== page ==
During quarantine, cooking has reached new heights, with amateur bakers trying ambitious desserts, and accomplished cooks working through ever varied recipes. For one set of fashion designers, this time has been all about tried and true favorites, including one recipe passed down through generations.
If you follow Laura Kim, co-creative director of Monse and Oscar de la Renta on Instagram, you know the designer is quite the chef, often debuting her delectable dishes, including a recent gluten-free fried shrimp meal made with rice vermicelli. The designer shares with Vogue one of her favorite recipes—an elegant, yet complicated French dish called Chou Farçi—one that she says is “the sort of dish that will make those at your table wonder, ‘If this is the starter, what are we having for the main course?’”
Designer Phillip Lim has often turned to favorite recipes his mom would cook for him as a kid growing up in Orange County, California—many of which are spotlighted in his sold-out 2019 cookbook, More Than Our Bellies, which was published in collaboration with photographer Vivianne Sassen. More recently, in light of the Coronavirus pandemic, the designer has decided to revive the book via a digital release, with $10 from each sale going to support NYC’s City Harvest.
Carolina Herrera creative director Wes Gordon has held onto an old recipe passed down through his family tree—a delicious oatmeal cookie recipe he still has handwritten by his grandmother. It is one he says is both easy to make, and easily customizable, too. Similarly, during this time in quarantine, Alejandra Alonso Rojas has turned to one of her favorite dishes from childhood, a classic Spanish omelet.
Here, 4 fashion designers share the quarantine recipes they are cooking at home right now.
Laura Kim, co-creative director, Monse and Oscar de la Renta
“One of my favorite things to serve alongside meat is braised Savoy cabbage, Kim tells Vogue. “Wonderful things happen when you cook this bitter vegetable with butter and let all the flavors come out. This little dish is really a variation of serving meat with cabbage—it’s all wrapped together in a pretty parcel. Serve it on its own, as a weekend lunch, or as an appetizer for a decadent feast.”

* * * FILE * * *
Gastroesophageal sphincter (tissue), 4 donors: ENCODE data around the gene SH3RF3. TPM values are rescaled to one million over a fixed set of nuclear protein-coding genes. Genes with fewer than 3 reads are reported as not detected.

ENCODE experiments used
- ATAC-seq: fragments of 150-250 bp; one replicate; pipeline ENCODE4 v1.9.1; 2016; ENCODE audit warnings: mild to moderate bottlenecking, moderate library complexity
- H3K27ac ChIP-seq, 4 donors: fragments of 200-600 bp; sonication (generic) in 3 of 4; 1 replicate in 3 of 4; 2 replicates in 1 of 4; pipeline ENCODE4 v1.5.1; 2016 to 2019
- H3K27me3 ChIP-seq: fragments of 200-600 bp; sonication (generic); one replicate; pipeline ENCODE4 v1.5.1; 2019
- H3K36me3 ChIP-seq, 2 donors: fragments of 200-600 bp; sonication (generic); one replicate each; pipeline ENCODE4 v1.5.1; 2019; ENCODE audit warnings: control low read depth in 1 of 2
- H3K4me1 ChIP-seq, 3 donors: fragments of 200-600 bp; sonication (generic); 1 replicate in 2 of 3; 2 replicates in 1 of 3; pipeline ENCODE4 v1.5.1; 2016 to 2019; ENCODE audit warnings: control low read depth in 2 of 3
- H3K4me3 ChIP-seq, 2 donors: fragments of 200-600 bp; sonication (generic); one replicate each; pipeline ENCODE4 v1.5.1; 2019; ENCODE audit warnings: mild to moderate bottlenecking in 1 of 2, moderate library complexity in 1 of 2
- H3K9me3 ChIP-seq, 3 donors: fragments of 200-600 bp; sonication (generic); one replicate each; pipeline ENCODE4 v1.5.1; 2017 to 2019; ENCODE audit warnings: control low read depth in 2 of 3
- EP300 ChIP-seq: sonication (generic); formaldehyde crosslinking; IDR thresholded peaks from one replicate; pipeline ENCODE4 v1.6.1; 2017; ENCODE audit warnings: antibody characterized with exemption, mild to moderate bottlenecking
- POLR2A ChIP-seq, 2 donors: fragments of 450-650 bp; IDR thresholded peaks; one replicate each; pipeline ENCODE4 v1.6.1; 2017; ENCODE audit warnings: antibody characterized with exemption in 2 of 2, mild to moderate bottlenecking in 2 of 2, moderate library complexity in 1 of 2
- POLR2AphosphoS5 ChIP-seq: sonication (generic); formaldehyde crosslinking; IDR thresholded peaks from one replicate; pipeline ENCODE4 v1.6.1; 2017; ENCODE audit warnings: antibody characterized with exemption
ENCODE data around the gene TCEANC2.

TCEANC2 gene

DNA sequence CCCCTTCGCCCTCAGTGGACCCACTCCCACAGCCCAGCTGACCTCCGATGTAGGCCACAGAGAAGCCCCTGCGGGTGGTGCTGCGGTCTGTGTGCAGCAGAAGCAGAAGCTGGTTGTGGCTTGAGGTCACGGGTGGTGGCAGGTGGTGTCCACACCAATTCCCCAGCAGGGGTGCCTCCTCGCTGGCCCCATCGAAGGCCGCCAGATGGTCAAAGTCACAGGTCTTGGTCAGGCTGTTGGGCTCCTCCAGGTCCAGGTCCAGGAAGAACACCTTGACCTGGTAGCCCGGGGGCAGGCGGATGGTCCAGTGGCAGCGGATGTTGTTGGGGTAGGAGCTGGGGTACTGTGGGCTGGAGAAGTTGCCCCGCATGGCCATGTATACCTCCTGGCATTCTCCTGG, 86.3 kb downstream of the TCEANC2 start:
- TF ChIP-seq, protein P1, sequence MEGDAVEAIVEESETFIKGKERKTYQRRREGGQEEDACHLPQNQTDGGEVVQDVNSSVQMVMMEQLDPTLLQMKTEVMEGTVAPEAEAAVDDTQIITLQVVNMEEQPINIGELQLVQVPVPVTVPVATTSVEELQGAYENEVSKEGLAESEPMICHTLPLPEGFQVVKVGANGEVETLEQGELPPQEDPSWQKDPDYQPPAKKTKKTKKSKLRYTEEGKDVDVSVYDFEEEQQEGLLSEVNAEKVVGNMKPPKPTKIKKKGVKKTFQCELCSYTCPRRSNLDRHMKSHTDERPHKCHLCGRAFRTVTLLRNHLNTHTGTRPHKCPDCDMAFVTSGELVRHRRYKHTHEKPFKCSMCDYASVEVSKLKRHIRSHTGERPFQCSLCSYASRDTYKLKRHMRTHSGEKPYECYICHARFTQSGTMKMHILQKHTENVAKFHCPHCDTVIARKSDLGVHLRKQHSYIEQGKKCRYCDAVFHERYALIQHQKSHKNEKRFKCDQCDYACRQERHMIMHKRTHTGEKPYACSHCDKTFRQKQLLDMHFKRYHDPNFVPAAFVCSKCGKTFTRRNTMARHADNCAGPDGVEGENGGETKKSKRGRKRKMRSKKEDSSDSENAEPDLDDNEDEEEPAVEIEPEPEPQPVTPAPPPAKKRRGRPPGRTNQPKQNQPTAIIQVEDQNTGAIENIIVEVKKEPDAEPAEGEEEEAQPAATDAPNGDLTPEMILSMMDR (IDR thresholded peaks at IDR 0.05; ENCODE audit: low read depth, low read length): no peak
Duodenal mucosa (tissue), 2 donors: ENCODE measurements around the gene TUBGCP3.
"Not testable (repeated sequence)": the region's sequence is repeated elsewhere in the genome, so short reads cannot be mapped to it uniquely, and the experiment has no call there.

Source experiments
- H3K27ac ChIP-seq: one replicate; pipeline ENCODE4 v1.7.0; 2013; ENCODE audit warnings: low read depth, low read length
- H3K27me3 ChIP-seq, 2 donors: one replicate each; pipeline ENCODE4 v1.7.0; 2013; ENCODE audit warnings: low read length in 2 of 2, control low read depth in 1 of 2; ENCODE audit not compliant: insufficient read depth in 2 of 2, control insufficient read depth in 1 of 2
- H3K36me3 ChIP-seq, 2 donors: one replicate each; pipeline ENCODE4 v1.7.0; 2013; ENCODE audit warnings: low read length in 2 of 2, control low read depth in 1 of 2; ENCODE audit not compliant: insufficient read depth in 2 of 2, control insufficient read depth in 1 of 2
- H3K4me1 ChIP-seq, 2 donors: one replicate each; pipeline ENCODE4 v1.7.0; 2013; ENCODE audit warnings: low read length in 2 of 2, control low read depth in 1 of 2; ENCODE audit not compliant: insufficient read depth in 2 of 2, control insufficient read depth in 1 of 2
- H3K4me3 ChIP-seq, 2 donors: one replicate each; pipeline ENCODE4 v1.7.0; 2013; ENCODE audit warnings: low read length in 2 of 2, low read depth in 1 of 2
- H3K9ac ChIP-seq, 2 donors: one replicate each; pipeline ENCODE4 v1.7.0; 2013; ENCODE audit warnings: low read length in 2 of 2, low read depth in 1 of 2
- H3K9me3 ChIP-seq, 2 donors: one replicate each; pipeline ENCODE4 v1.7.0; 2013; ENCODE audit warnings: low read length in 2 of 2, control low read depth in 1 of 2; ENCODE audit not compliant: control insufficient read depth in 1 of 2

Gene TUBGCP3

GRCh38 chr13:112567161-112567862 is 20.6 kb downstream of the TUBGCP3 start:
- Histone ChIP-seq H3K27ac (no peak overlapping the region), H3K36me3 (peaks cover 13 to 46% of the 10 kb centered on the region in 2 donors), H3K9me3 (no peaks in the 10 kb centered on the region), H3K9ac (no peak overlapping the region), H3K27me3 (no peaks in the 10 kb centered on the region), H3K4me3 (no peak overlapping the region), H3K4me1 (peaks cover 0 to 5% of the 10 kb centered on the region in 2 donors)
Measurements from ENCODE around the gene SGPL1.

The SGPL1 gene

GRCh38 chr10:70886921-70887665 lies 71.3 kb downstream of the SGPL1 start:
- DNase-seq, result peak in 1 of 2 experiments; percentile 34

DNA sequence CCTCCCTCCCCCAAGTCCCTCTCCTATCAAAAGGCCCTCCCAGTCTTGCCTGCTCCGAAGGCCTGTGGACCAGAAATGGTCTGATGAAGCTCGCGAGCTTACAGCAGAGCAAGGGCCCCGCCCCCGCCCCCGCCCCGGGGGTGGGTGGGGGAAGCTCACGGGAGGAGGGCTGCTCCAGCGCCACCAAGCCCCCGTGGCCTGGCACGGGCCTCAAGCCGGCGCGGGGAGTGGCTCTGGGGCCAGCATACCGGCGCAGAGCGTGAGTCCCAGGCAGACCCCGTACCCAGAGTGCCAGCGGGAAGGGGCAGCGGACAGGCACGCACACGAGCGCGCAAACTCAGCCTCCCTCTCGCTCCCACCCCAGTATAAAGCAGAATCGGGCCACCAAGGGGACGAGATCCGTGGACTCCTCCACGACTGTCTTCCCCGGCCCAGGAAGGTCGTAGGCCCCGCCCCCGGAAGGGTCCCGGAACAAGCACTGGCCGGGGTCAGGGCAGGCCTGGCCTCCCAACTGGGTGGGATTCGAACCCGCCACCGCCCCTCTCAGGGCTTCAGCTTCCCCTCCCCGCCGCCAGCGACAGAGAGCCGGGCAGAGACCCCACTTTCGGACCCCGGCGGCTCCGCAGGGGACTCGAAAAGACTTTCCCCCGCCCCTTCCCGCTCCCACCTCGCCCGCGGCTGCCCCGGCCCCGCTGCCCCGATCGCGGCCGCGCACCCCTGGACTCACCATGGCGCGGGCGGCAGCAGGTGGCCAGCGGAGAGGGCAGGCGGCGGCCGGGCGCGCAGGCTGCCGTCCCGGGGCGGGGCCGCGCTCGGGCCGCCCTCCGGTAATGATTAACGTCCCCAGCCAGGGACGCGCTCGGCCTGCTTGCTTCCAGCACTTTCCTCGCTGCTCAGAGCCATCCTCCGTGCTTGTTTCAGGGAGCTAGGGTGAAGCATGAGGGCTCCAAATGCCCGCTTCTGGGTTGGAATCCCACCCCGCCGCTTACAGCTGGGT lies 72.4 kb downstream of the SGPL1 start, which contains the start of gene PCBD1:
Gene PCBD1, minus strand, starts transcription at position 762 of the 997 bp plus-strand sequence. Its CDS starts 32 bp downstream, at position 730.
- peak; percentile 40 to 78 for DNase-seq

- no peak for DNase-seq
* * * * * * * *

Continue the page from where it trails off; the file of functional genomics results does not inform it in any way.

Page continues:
1 head Savoy cabbage
Unsalted butter, for the pan
2 tablespoons olive oil
1 onion, thinly sliced
2 carrots, finely diced
2/3 pound/300 g ground beef
2/3 pound/300 g good-quality pork sausage meat
1 handful of chopped bacon
2 garlic cloves, thinly sliced
2 to 3 sprigs of thyme
1 bay leaf
½ teaspoon ground allspice
Fine sea salt and freshly ground pepper
½ (7-ounce/200-g) cup fresh whole tomatoes, crushed, with their juices
5-6 stalks of celery
1 large egg
Bring a pot of salted water to a boil. Meanwhile, core the cabbage leaves and separate them, discarding any coarse outer ones. Cook the leaves in boiling water for 8 minutes. Drain and set aside to cool.
Grease the bottom and sides of a deep 7-inch/18-cm soufflé dish or charlotte mold with butter. Put a large pretty cabbage leaf, domed side down, in the dish. Top with another leaf and continue arranging the leaves one on top of another until the entire base and sides are covered. You won’t use all of the leaves at this point (reserve enough for 4 or 5 layers).
Heat the olive oil in a large sauté pan over medium heat. Cook the onion, carrots, and celery until softened, 4 minutes. Add the ground beef, sausage, bacon, garlic, thyme, bay leaf, spice and season with salt and pepper to taste and cook, stirring once or twice, until the meat is browned.
Pour in the fresh tomatoes, with their juices, and simmer until nearly all the liquid has been absorbed, about 5 minutes. Transfer the mixture to a bowl and let cool.
Preheat the oven to 350°F/180°C.
When mixture has cooled, discard the thyme and bay leaf. Add the egg and mix well.
Put a layer of about ½ inch/ 1 cm of the meat in the cabbage-lined dish and top with a cabbage leaf. Repeat until you’ve used all of the meat and filled the dish, about 4 layers. Finish with a final layer of cabbage, making sure to tuck in the leaf on all sides.
Bake for 40 minutes. To unmold, invert a plate over the soufflé dish, flip the plate and dish, and remove the mold. Serve immediately, cut into slices. Pair it with Red Wine – my favorite at the moment is The Tri Blend from The Vice Wine.
$145.00, OUR PLACE
$10.00, SUR LA TABLE